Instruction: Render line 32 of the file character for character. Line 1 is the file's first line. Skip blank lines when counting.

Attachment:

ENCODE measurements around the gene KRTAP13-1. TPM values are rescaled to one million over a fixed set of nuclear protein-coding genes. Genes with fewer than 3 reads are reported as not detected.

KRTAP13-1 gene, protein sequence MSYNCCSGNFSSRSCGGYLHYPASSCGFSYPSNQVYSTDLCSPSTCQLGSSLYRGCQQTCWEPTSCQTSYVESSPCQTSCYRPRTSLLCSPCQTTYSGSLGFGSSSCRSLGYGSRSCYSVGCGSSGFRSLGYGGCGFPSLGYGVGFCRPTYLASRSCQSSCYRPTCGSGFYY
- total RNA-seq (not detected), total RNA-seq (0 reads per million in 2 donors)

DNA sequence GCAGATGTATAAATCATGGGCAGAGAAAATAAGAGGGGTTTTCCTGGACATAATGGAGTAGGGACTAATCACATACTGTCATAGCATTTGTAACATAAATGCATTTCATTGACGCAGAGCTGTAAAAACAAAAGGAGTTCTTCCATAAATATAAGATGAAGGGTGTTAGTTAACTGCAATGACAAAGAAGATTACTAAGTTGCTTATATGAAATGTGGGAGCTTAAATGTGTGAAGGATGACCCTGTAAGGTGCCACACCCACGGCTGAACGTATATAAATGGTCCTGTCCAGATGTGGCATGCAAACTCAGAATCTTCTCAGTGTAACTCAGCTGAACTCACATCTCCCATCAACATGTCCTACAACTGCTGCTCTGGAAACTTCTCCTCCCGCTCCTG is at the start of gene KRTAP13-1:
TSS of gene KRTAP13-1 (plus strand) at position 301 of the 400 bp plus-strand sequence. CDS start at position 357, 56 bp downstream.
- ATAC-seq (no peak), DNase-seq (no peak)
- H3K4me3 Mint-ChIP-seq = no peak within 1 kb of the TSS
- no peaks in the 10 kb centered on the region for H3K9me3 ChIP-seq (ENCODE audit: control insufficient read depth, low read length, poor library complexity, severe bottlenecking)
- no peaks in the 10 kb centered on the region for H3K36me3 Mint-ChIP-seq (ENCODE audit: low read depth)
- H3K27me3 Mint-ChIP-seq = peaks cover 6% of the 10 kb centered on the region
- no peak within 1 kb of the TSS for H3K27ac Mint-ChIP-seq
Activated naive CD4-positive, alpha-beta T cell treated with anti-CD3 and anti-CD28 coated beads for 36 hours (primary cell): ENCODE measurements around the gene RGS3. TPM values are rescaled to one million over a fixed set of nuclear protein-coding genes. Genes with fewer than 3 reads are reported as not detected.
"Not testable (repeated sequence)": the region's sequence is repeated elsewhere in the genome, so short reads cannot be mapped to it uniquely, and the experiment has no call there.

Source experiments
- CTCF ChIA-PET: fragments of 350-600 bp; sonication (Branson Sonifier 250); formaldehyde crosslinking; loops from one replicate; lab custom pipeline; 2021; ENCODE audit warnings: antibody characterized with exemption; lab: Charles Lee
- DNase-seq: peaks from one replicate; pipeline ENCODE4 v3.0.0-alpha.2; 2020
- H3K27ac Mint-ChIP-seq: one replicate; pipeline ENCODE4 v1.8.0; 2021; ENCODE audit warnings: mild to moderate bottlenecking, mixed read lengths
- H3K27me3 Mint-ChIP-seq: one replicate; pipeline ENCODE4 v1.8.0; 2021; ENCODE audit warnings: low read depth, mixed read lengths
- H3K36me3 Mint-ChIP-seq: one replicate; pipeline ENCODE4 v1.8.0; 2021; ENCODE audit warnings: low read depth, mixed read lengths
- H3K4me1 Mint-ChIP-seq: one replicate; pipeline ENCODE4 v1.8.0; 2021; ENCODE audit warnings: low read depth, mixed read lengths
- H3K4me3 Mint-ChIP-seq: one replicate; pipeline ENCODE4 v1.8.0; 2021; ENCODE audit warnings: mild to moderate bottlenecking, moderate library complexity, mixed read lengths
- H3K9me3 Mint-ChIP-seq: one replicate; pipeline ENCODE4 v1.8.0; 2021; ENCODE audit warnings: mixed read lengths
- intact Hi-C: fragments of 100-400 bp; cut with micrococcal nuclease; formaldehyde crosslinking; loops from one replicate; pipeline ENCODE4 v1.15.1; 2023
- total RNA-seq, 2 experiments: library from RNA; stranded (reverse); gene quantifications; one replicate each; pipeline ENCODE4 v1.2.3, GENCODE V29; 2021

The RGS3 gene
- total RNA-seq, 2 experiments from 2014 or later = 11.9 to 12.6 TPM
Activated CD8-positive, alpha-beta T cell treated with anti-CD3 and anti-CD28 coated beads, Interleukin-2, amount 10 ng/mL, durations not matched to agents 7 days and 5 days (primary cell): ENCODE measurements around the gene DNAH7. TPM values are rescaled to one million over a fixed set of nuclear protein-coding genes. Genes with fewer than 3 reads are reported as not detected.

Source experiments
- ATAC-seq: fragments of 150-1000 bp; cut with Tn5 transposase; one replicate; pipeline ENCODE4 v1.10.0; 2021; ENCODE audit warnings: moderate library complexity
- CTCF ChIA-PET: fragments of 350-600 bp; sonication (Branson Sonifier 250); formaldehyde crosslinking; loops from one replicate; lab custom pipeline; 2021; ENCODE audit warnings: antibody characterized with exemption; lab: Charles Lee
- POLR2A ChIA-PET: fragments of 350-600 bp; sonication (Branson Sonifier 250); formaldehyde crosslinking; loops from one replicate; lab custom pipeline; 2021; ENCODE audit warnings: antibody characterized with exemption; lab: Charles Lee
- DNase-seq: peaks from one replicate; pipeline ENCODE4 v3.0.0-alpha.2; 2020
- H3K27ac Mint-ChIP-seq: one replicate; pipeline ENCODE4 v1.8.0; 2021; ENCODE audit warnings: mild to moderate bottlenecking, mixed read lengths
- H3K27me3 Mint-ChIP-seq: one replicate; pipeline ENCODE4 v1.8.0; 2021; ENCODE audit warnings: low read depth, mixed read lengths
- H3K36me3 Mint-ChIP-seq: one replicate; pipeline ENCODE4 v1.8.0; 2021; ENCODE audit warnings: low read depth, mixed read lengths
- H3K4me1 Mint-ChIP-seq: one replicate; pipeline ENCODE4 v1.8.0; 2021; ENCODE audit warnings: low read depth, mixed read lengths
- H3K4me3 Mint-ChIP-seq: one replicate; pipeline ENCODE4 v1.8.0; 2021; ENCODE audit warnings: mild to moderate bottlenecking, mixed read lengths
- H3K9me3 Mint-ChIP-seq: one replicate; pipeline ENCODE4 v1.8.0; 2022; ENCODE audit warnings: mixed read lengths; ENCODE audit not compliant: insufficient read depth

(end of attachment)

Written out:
- DNase-seq: peaks from one replicate; pipeline ENCODE4 v3.0.0-alpha.2; 2020